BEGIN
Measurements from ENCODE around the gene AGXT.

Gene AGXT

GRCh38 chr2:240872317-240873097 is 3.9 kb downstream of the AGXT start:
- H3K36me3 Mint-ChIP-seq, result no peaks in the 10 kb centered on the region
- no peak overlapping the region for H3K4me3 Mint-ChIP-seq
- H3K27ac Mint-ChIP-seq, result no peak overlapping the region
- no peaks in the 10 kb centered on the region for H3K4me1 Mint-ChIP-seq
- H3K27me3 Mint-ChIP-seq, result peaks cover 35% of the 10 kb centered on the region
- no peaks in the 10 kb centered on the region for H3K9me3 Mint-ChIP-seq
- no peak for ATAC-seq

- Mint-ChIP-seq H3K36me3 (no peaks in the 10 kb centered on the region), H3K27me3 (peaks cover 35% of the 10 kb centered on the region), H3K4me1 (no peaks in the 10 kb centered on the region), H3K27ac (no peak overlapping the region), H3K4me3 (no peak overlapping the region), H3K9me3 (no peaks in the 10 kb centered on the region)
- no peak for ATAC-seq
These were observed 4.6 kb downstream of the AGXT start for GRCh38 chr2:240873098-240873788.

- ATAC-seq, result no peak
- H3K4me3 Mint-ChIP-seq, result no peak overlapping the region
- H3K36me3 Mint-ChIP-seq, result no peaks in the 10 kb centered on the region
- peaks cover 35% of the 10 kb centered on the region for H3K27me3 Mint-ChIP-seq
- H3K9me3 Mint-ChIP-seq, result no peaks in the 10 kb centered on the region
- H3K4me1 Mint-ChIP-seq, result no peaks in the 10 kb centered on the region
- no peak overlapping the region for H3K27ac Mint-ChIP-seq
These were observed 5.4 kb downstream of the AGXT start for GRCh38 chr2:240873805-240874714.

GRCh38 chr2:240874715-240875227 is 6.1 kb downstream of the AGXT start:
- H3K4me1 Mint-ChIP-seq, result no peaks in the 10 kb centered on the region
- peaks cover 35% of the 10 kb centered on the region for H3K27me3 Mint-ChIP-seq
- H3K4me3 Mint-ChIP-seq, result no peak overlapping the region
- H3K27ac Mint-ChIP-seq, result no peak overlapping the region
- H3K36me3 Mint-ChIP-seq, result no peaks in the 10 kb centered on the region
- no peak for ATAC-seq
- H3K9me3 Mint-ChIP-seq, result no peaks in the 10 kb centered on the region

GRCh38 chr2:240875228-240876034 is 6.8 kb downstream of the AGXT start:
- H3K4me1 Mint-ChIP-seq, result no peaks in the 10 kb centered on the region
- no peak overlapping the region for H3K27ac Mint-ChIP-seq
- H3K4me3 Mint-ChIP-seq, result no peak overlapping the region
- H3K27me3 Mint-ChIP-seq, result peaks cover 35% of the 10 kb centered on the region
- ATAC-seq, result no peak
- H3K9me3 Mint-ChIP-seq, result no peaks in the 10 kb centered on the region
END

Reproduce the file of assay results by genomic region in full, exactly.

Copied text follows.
Measurements from ENCODE around the gene AGXT.

Gene AGXT

GRCh38 chr2:240872317-240873097 is 3.9 kb downstream of the AGXT start:
- H3K36me3 Mint-ChIP-seq, result no peaks in the 10 kb centered on the region
- no peak overlapping the region for H3K4me3 Mint-ChIP-seq
- H3K27ac Mint-ChIP-seq, result no peak overlapping the region
- no peaks in the 10 kb centered on the region for H3K4me1 Mint-ChIP-seq
- H3K27me3 Mint-ChIP-seq, result peaks cover 35% of the 10 kb centered on the region
- no peaks in the 10 kb centered on the region for H3K9me3 Mint-ChIP-seq
- no peak for ATAC-seq

- Mint-ChIP-seq H3K36me3 (no peaks in the 10 kb centered on the region), H3K27me3 (peaks cover 35% of the 10 kb centered on the region), H3K4me1 (no peaks in the 10 kb centered on the region), H3K27ac (no peak overlapping the region), H3K4me3 (no peak overlapping the region), H3K9me3 (no peaks in the 10 kb centered on the region)
- no peak for ATAC-seq
These were observed 4.6 kb downstream of the AGXT start for GRCh38 chr2:240873098-240873788.

- ATAC-seq, result no peak
- H3K4me3 Mint-ChIP-seq, result no peak overlapping the region
- H3K36me3 Mint-ChIP-seq, result no peaks in the 10 kb centered on the region
- peaks cover 35% of the 10 kb centered on the region for H3K27me3 Mint-ChIP-seq
- H3K9me3 Mint-ChIP-seq, result no peaks in the 10 kb centered on the region
- H3K4me1 Mint-ChIP-seq, result no peaks in the 10 kb centered on the region
- no peak overlapping the region for H3K27ac Mint-ChIP-seq
These were observed 5.4 kb downstream of the AGXT start for GRCh38 chr2:240873805-240874714.

GRCh38 chr2:240874715-240875227 is 6.1 kb downstream of the AGXT start:
- H3K4me1 Mint-ChIP-seq, result no peaks in the 10 kb centered on the region
- peaks cover 35% of the 10 kb centered on the region for H3K27me3 Mint-ChIP-seq
- H3K4me3 Mint-ChIP-seq, result no peak overlapping the region
- H3K27ac Mint-ChIP-seq, result no peak overlapping the region
- H3K36me3 Mint-ChIP-seq, result no peaks in the 10 kb centered on the region
- no peak for ATAC-seq
- H3K9me3 Mint-ChIP-seq, result no peaks in the 10 kb centered on the region

GRCh38 chr2:240875228-240876034 is 6.8 kb downstream of the AGXT start:
- H3K4me1 Mint-ChIP-seq, result no peaks in the 10 kb centered on the region
- no peak overlapping the region for H3K27ac Mint-ChIP-seq
- H3K4me3 Mint-ChIP-seq, result no peak overlapping the region
- H3K27me3 Mint-ChIP-seq, result peaks cover 35% of the 10 kb centered on the region
- ATAC-seq, result no peak
- H3K9me3 Mint-ChIP-seq, result no peaks in the 10 kb centered on the region